Friendship, Fireworks and Fair Trade Coffee

What do you think of when you think of July 4th? Parades, fireworks, fun in the sun, lots of barbecue and grilled veggies---and fair trade coffee.  Why not?

This year, the friends who hosted me and my family served up an amazing spread (as usual) replete with grilled lamb and chicken, hot dogs, grilled veggies, and roasted potatoes. I brought a vegan cake (from Asia B) and grapefruit San Pelligrino. We ate, we drank, we laughed, we swam in the saltwater pool, and then we ate more. Finally, it was time for coffee---but I was shocked to learn that everything, even Starbucks, was closed. (Gasp…what could we do?)

As it turned out the only option was to “brew” a coffee pod in an old-model Keurig---and I was happy to have it. The coffee was brewed in a large cup…and it was delicious.

At first, to me, it was just another box of k-cups---until I tasted it.  The coffee was an organic French Roast from the Rogers Family Company, a San Francisco-based company that has been around for 3 generations.  Not only was the coffee organic and delicious, but it was also a proprietary Fair Trade coffee.

What is Fair Trade and why does it matter?
The term Fair Trade has been buzzy for a while now, but behind Fair Trade-certified labeling, there is a history that has altered the course of hundreds of thousands of lives of coffee farmers in Latin America and the Caribbean---and the communities they live in.

In 1962, the Coffee Study Group, convened by the United Nations, drafted the International Coffee Agreement, which made it possible for the International Coffee Association to regulate the price of coffee---basically to keep coffee prices at a certain level by not allowing the market to be glutted.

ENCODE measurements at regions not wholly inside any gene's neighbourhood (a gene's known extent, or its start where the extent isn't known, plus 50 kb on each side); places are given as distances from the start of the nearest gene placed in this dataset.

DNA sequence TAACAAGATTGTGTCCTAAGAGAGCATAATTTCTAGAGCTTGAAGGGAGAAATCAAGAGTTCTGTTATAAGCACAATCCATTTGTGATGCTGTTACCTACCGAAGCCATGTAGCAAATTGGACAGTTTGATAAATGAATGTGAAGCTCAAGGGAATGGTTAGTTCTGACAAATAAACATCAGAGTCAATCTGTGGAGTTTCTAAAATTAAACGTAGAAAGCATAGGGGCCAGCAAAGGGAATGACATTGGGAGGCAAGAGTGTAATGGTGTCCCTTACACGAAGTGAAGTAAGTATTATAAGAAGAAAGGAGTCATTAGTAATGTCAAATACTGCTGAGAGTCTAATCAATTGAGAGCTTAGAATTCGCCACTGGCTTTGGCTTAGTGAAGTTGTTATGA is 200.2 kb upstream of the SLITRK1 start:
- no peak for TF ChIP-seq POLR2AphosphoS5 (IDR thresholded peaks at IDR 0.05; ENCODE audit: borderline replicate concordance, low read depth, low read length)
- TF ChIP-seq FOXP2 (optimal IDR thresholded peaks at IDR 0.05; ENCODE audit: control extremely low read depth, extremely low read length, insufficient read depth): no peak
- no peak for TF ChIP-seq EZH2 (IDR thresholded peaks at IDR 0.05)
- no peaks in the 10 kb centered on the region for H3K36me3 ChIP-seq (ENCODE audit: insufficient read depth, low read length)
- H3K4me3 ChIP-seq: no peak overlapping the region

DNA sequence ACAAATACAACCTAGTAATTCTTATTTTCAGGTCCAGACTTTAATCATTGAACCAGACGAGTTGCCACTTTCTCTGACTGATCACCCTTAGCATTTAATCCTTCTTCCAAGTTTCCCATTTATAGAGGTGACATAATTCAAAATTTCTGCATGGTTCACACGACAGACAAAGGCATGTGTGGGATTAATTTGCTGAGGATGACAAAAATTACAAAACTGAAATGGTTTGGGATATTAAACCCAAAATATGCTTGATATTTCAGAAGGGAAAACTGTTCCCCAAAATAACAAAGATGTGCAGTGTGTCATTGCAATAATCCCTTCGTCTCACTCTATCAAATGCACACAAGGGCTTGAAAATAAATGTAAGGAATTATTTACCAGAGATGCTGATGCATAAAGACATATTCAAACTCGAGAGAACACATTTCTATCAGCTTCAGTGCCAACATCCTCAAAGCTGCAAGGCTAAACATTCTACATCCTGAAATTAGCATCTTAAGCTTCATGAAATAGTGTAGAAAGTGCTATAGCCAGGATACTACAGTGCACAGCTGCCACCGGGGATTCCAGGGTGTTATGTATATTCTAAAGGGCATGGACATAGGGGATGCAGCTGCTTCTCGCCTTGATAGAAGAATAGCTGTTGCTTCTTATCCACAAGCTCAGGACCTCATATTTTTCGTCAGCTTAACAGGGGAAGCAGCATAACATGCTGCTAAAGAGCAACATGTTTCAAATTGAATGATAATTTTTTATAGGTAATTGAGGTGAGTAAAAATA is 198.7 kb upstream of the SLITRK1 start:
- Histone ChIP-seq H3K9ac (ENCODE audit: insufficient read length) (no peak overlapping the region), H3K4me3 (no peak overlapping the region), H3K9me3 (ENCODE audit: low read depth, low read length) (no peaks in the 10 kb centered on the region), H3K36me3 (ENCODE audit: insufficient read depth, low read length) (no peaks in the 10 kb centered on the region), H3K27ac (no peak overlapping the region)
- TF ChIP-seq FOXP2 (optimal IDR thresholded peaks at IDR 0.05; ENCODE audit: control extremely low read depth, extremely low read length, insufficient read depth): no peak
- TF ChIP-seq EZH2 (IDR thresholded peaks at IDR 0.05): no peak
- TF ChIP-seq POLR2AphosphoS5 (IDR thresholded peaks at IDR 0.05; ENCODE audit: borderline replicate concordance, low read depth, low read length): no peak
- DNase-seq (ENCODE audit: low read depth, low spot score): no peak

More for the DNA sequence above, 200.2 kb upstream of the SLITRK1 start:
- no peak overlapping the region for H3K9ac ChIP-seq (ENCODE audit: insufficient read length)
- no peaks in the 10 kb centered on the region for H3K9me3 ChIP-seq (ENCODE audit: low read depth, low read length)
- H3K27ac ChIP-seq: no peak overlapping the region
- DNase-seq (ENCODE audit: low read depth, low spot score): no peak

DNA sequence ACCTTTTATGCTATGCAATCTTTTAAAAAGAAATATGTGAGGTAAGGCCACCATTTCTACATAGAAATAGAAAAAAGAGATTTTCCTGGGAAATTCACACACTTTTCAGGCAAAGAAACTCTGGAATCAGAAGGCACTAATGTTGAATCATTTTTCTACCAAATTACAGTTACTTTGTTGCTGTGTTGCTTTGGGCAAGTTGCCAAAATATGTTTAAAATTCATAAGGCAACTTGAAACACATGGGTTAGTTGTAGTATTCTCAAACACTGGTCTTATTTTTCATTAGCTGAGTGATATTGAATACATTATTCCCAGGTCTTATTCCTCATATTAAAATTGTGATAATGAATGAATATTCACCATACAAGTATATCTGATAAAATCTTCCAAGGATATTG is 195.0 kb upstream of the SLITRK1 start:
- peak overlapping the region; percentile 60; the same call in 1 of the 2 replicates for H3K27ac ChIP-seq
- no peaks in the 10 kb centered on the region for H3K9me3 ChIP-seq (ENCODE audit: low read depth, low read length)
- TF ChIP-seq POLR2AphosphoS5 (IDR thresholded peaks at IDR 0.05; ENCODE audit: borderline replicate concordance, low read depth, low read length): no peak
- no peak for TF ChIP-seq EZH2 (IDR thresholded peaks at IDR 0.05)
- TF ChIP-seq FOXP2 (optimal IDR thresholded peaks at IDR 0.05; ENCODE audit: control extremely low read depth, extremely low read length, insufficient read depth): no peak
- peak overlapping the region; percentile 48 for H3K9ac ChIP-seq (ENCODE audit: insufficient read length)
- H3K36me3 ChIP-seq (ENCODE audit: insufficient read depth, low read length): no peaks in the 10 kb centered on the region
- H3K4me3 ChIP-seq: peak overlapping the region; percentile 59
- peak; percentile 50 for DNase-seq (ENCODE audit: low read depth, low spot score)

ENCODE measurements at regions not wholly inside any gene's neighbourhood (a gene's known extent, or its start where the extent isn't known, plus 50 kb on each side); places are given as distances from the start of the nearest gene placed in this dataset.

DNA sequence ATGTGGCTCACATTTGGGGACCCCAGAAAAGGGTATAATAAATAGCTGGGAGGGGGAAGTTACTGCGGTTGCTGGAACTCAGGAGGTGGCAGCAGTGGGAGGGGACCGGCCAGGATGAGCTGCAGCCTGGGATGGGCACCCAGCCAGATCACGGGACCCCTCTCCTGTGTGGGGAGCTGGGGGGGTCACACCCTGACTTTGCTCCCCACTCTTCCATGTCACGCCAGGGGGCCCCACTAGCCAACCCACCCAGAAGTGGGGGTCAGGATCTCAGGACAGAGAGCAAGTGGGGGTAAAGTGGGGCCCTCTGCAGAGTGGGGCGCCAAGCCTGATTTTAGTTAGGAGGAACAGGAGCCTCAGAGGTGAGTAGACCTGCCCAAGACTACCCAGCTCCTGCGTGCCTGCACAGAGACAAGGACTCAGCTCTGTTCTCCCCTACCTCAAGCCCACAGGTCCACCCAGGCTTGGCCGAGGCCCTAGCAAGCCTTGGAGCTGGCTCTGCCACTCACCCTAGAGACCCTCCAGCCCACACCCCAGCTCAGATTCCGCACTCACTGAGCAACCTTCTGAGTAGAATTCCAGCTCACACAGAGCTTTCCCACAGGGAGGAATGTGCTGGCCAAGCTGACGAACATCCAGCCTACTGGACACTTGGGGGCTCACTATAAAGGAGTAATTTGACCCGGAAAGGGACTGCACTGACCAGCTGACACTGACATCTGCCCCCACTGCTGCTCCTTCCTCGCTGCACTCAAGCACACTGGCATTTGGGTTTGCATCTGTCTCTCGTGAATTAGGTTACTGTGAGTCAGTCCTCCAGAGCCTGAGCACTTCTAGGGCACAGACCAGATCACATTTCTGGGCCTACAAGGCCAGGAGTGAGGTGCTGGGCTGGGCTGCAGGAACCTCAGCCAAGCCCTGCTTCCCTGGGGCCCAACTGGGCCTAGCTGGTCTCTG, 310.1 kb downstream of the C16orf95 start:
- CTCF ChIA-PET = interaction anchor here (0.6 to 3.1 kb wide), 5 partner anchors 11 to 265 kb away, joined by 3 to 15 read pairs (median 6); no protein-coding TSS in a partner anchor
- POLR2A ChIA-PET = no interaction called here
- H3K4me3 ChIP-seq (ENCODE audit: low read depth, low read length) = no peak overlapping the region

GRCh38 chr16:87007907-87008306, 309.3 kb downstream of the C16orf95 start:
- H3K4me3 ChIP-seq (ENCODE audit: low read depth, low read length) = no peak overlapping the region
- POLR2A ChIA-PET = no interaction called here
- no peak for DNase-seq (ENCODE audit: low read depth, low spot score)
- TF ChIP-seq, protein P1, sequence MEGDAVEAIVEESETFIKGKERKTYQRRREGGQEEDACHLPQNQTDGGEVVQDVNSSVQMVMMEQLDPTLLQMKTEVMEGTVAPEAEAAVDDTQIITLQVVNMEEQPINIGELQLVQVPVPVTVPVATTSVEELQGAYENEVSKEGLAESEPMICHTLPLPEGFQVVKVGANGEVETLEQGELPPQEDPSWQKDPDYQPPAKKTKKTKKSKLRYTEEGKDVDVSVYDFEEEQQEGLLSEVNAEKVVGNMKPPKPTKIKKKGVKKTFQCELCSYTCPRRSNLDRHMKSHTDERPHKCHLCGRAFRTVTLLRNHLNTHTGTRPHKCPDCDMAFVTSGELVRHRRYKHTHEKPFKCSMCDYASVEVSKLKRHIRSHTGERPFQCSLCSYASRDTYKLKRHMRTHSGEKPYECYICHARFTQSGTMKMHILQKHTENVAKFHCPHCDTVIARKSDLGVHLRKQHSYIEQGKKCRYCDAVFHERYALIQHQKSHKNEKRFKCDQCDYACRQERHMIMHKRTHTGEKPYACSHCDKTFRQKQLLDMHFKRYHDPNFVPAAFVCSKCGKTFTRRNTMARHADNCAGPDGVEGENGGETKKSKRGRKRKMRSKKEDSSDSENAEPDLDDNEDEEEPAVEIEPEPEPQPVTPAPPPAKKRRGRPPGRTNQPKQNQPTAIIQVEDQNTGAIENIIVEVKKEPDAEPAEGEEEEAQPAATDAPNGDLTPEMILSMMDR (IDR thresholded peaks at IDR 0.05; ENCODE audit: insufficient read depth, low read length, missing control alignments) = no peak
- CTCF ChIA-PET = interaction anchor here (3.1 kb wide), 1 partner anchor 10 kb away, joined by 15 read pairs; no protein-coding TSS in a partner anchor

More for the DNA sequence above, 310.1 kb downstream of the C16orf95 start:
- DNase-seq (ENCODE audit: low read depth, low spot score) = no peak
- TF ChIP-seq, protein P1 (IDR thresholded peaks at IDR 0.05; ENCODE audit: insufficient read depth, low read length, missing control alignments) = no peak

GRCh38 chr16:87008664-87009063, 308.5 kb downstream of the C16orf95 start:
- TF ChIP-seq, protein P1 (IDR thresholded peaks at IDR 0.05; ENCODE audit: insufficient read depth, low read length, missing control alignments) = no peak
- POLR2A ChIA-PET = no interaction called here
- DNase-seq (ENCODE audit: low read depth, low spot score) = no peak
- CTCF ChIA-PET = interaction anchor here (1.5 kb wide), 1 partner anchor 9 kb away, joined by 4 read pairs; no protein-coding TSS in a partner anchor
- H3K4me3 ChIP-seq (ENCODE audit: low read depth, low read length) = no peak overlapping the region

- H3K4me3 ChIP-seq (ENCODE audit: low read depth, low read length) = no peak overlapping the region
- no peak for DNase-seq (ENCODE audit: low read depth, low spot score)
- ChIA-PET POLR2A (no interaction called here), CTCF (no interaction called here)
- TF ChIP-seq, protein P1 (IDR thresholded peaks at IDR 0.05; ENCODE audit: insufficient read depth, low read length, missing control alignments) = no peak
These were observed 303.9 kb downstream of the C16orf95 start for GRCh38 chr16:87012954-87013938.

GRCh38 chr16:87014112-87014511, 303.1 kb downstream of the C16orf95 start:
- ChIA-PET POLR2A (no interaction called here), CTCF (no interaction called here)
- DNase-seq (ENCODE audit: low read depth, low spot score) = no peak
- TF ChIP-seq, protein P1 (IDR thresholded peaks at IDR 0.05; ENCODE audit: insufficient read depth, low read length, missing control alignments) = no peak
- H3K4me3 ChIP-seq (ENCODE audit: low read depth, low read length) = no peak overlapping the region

Like all commodities, the cost of coffee is subject to wild fluctuations, due to weather events---such as frost, or supply increases due to coffee farmers implementing innovative technologies. So maintaining a base level price over the years has been difficult.

Buying fair trade coffee helps whole communities

In 1988, things hit an impasse when the global supply of coffee grew exponentially, while demand remained steady---threatening the ICA’s goals to maintain a livable wage for coffee farmers. That’s when a Dutch organization, Max Havelaar, create the “Fair Trade” label, a form of certification for coffee grown in certain conditions, under specific provisions. Since the initial introduction of Fair Trade, standards and provisions have been updated. The latest update, in 2007, integrated provisions for improving the standard of living for coffee farmers.

Elements of fair trade include purchasing directly through a democratically organized farmer-owned co-op—with no middleman; establishing a “floor” price for the coffee purchased through a fair trade agreement; credit for coffee farmers extended by importers; and certification from a certifying organization—with importers and wholesalers covering the cost of certification. And finally, there is the consumer-facing fair-certified product labeling. This labeling communicates to consumers that this coffee was fairly traded.

Lazy summer days